I got up from the table, desperately, needing to pee. Their protocol said that I didn’t need to lay flat, or put my legs in the air, or anything special. I could get up and go about my day as usual, but I still wasn’t allowed to exercise due to my ovary size. I was thrilled. This was going to work. Two great looking embryos were now inside of me. They were my little munchkins. I texted my friends letting them know how things had gone. We were only a week away from Thanksgiving, and we were going to Charlotte to see my parents for the holiday. I couldn’t wait to hear the words, “You’re pregnant.” We just had to make it through Thanksgiving and then we would know.

Our trip in Charlotte was fun. Everyone was excited for us. It was going to work this time because the medications had been so much better, the embryos looked much better; and well, it was just going to work. We decided to take a day trip to the Biltmore house. On the way home, Dave took a curb while pulling into a gas station. He didn’t just bump it a little, no, I felt myself lurch in the seat, with my seatbelt tightening. I freaked out! How could he be so careless? I couldn’t be jostled! What if he had just ruined everything that I had worked for? I went a little insane on him and then just stopped speaking the remainder of the way home. I don’t like getting angry, but I had so much riding on this cycle. It wasn’t like it was easy for us to get embryos. Every step had been challenging. He reassured me that everything was fine, and that it would take more than a speed bump to disrupt things. I didn’t want to hear a word of it. Although I eventually forgave him, I was a little nervous that it may have messed up our chances. I was probably blowing things completely out of proportion, but when you are on a gazzoodle of hormones and you have as many emotional and physical ups and downs as I had, you would probably have freaked out as well.

I was at work when the call came. It was my infertility nurse. She had been assigned to me from the beginning, and it was a good thing. I called her quite often when I had a concern, and she was the one who called me with my blood work results and my pregnancy test results. She was the one to hold my hand during the procedures, and she was the one saying “Hi,” to me each morning before my countless ultrasounds. She had called me with the news on my first cycle informing me that I wasn’t pregnant. She had a way of delivering the news that was very predictable. She always started with my name. She would say, “Emma, this is Libby (changing her name for privacy sake).”  And, then she would repeat my name and my results. “Emma, you are not pregnant.”  Followed by a sincere, “I’m so sorry.”

I had gone in that morning for a pregnancy test. Libby was calling with the results. Unfortunately, once again, I already knew what they would be. I had been feeling crampy for several days, and I was having a little bit of spotting. My munchkins had decided not to stay. I felt like they had betrayed me. Libby’s voice confirmed my concerns. “Emma, you’re not pregnant. I’m so sorry.” I was heart-broken. How could this be? This time had been better. This time had been as good as it would get. I called Dave to let him know, but I couldn’t reach him. Typical. He was working. I simply left him a message saying, “It didn’t work. We aren’t pregnant.”a woman blowing on a dandelion muted colors vintage toned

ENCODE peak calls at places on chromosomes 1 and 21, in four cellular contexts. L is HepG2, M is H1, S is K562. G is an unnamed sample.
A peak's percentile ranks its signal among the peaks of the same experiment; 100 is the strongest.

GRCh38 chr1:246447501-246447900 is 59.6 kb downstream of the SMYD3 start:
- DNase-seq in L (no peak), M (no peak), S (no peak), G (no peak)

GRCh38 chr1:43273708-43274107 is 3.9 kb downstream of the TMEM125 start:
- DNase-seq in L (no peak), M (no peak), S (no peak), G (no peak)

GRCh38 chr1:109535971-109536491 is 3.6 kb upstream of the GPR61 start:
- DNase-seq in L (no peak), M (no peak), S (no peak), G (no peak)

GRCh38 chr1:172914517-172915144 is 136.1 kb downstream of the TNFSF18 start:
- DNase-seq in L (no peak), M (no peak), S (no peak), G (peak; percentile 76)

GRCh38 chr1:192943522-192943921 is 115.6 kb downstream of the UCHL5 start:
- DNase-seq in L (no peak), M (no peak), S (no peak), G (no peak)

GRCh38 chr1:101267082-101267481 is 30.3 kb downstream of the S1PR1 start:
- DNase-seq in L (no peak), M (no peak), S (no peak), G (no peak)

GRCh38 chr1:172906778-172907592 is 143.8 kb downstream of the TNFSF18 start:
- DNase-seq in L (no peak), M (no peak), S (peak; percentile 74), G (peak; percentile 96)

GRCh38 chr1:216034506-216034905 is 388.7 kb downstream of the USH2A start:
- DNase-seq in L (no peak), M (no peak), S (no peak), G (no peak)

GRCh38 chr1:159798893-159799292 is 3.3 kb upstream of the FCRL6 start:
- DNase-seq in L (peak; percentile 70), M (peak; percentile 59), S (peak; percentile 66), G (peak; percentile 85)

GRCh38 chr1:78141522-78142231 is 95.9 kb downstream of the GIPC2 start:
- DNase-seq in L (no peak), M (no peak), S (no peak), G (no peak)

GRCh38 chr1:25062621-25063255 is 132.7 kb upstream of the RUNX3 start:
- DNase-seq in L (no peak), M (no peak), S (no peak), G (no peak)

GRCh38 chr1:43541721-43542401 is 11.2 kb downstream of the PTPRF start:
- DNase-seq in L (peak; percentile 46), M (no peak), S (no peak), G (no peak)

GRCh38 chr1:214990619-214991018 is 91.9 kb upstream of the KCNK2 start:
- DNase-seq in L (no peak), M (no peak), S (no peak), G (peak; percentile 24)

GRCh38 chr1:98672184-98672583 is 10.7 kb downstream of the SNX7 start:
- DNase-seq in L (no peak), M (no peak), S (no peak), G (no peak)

My infertility doctor called me as well to check on how I was doing with the news. We discussed options once more. At least this time we had frozen embryos so I wouldn’t have to go through a stimulation cycle again. And, of course, the price was much less for doing frozens. My gunner attitude pushed me to ask when we could get started again. I would have to wait a little while, but they could start me on birth control and once I had a period we could proceed with a frozen cycle. I was game. I do have to say that the periods after a failed IVF cycle are MONSTROUS. The medicines make the lining of the uterus thicker to support the embryos, but that means that you have more lining to shed. Fun, Fun! Not only are you not pregnant, but you get the worst period of your life. Oh, wait did I already mention that above? It’s worth mentioning again.

From,

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Our Infertility Journey (1.11): The Neighborly Infertility Waiting Room

As soon as my ovaries shrank back to their normal size (after a failed IVF cycle, sabotaged by ovarian hyperstimulation); my hormone levels normalized; and I had my period, I was immediately ready to start another cycle of IVF. I was going to make this work. I was not going to be discouraged. I was going to get pregnant.Pregnant Woman holding her hands in a heart shape on her baby bu

I was fertile…incredibly fertile…confirmed by a tiny drop of medication overstimulating my ovaries.  I didn’t need a break. I needed a baby. And, so, we started over again. This time I was required to have more frequent ultrasounds and more frequent blood draws (oh, so convenient for my work schedule). The medication doses were titrated to push the ovaries to make follicles but not to hyperstimulate. We were on the right track. But…

Once, again, I hyperstimulated. It was not as intense this time. I was able to continue the cycle, but unfortunately because we were using such small doses of medication I ended up with a lot of very small follicles that didn’t have eggs at the right stage of maturity. I only had a few follicles that looked promising. Would these few follicles be enough? I held onto hope.